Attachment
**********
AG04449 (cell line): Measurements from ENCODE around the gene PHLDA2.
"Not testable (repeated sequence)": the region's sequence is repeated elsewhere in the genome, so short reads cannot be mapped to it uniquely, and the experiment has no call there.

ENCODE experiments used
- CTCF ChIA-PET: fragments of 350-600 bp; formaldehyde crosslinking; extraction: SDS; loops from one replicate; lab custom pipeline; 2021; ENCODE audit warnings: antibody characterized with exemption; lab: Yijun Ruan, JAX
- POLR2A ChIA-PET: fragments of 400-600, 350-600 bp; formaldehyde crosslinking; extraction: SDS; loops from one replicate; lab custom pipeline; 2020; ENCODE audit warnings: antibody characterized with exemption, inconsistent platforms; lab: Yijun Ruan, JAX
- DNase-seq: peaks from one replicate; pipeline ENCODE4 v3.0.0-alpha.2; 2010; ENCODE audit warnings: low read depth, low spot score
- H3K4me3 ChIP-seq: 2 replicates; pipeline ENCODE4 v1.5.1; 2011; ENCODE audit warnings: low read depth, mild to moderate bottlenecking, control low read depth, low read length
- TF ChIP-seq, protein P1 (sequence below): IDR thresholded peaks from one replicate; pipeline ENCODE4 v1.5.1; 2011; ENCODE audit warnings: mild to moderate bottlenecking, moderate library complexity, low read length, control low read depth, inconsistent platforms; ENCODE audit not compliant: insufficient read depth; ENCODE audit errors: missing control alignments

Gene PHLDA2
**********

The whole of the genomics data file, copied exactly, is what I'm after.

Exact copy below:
AG04449 (cell line): Measurements from ENCODE around the gene PHLDA2.
"Not testable (repeated sequence)": the region's sequence is repeated elsewhere in the genome, so short reads cannot be mapped to it uniquely, and the experiment has no call there.

ENCODE experiments used
- CTCF ChIA-PET: fragments of 350-600 bp; formaldehyde crosslinking; extraction: SDS; loops from one replicate; lab custom pipeline; 2021; ENCODE audit warnings: antibody characterized with exemption; lab: Yijun Ruan, JAX
- POLR2A ChIA-PET: fragments of 400-600, 350-600 bp; formaldehyde crosslinking; extraction: SDS; loops from one replicate; lab custom pipeline; 2020; ENCODE audit warnings: antibody characterized with exemption, inconsistent platforms; lab: Yijun Ruan, JAX
- DNase-seq: peaks from one replicate; pipeline ENCODE4 v3.0.0-alpha.2; 2010; ENCODE audit warnings: low read depth, low spot score
- H3K4me3 ChIP-seq: 2 replicates; pipeline ENCODE4 v1.5.1; 2011; ENCODE audit warnings: low read depth, mild to moderate bottlenecking, control low read depth, low read length
- TF ChIP-seq, protein P1 (sequence below): IDR thresholded peaks from one replicate; pipeline ENCODE4 v1.5.1; 2011; ENCODE audit warnings: mild to moderate bottlenecking, moderate library complexity, low read length, control low read depth, inconsistent platforms; ENCODE audit not compliant: insufficient read depth; ENCODE audit errors: missing control alignments

Gene PHLDA2